Published February 16th 2015
“Seventeen-year-old Clark Treasure assumes the drink he stole off the captain is absinthe…until the chemicals in the liquid give him the ability to awaken the dead. A great invention for creating perfect soldiers, yes, but Clark wants to live as a miner, not a slave to the army—or the deceased. On the run, Clark turns to his estranged tycoon father for help. The Treasures welcome Clark with open arms, so he jumps at the chance to help them protect their ranch against Senator Horan, a man who hates anyone more powerful than he.
And he is not alone. His new-found sister, Amethyst, thinks that’s rather dashing, until Horan kidnaps her, and all she gets is a bullet through her heart. When Clark brings her back to life, she realizes he’s more than just street-smart – and he’s not really a Treasure. Amethyst’s boring summer at home has turned into an adventure on the run, chock full of intrigue, danger, love, and a mysterious boy named Clark.”
Can we just talk about this cover for a second? Because I love it so much. I love how the cover reveals that this book is clearly a steampunk novel. I love the girl on the cover and the colors. It’s just an awesome cover. I’m a little sad that I had this an ebook format because I would love to have on my shelf. Okay, now that that’s out of my system.
The prologue starts with Clark stealing and drinking a vial of some sort from a strange man’s coat. I had a lot of inner dialogue while reading this book and it all started at this moment in the prologue. Who drinks whatever’s in a weird vial that they just stole? Clark had no idea what it was! It could have been poison! It was at that moment, I learned that Clark was stupid. But other than that, the prologue was pretty good. It had me wanting more and even though Clark was an idiot, I wanted to know what happened to him.
Chapter 1 starts two years after the prologue ends. I normally have a hard time with massive jumps in time like this but in this book, it really worked well. Clark’s been in the run from the government because he drank the vial and now he can awaken the dead.
The female protagonist is Amethyst, who happen’s to be Clark’s half-sister. At first I was super excited about this. The idea of a brother and sister teaming up and kicking butt seemed perfect to me. I feel like author’s are always putting unnecessary romance in Young Adult books these days. A brother/sister team would eliminate all the unnecessary romance and stick with just butt kicking action, right? Wrong! That’s right, Jordan Elizabeth Mierek went there. Even though both Clark and Amethyst know right from the moment they meet that they are siblings, Amethyst is encouraging Clark to like her and flaunting herself around. It’s nasty. And even besides that, Amethyst is really over the top snobby and bratty. Why the author would write a protagonist, a female one on top of it, that’s so unlikable, I’ll never know. Nothing about Amethyst is promoting well written female characters in YA. If anything, she’s a character that’s holding the genre back from being taken seriously.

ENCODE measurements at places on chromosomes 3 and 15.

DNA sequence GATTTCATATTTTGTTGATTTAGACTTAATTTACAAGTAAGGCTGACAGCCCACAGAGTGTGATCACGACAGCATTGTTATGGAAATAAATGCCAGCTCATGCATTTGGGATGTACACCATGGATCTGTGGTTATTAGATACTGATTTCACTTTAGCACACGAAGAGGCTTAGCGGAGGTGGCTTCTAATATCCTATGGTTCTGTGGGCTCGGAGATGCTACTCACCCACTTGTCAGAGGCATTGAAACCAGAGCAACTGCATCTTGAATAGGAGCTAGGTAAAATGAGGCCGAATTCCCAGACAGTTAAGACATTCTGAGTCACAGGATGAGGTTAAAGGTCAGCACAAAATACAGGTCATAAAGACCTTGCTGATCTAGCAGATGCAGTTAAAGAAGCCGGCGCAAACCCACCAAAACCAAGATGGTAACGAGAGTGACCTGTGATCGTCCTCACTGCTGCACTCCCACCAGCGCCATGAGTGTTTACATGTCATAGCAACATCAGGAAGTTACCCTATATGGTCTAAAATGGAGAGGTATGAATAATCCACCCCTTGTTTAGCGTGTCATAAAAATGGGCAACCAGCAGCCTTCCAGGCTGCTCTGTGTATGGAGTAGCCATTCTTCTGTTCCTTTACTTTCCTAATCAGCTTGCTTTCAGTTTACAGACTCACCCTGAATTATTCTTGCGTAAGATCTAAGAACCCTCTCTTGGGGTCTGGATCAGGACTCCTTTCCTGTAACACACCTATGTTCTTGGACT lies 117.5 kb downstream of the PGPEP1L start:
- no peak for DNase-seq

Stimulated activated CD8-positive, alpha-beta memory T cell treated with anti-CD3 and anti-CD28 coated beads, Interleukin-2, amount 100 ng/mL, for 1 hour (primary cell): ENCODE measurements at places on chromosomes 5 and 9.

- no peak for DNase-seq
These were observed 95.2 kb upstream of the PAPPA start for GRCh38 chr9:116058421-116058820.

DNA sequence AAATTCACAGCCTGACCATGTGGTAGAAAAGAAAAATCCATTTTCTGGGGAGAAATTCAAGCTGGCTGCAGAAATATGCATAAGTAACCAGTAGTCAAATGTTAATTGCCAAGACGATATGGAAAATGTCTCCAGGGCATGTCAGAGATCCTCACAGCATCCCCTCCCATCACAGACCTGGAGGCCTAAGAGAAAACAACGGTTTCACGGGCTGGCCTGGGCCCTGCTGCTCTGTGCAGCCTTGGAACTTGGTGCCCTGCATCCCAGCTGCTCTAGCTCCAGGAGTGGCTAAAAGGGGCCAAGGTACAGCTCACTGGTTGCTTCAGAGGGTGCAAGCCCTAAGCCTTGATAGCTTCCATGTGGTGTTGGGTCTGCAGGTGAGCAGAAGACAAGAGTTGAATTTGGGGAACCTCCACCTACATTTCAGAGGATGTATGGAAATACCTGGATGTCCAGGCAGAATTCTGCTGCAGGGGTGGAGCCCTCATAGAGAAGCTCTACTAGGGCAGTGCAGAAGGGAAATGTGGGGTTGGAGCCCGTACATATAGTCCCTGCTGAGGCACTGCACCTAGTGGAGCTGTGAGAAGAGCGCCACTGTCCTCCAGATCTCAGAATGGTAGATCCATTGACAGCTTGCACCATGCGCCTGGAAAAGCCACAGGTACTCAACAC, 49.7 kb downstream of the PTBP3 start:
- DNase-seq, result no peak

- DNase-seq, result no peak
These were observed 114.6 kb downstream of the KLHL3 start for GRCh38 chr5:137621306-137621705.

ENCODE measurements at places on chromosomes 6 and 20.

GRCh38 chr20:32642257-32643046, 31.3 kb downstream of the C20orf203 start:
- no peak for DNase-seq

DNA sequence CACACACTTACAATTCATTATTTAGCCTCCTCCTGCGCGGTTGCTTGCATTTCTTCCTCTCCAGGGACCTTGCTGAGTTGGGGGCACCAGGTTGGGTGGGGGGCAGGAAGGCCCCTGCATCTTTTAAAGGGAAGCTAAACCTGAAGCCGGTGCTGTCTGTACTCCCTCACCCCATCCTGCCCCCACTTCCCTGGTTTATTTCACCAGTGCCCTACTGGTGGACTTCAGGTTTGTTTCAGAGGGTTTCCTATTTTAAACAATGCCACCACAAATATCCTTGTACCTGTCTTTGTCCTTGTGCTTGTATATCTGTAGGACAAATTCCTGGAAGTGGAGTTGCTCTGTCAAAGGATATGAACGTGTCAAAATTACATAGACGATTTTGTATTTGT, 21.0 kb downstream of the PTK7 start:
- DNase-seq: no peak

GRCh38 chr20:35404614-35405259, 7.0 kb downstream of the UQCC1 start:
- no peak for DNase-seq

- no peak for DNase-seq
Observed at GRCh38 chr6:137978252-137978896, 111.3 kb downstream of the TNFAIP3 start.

The “romance” or “love” between Clark and Amethyst is forced and unnecessary. This book should have been purely about Clark and his new-found powers. Not a brother and sister having some sort of wacky romance. Because in a month, that’s all I’m going to remember about this book. How horrible the “romance” was. And reasons Clark found Amethyst attractive were so stupid! How is “naivety” is good thing in a girl? In anyone? I just… Ugh.
I could go on and on about how much I hate Amethyst. She is so stupid and shallow, it’s unbelievable. When the story switches from Clark’s perspective to Amethyst’s, the whole plot is put on hold for all her stupid ramblings. A line from her perspective that really stood out to me was, “She wondered if he’d eaten watercress before. She could introduce him to a new plate of tastes and textures. How exciting!”.
Overall, this book doesn’t promote well written, strong female characters in YA. I spent almost the entire book shaking my head. One thing that I will say that this book as going for it, it really got a rise out of me. I hated it and I’ve rarely been so angry at a book and fictional character. But Jordan Elizabeth Mierek wrote book that really got me emotionally invested. Even if it was in a negative way.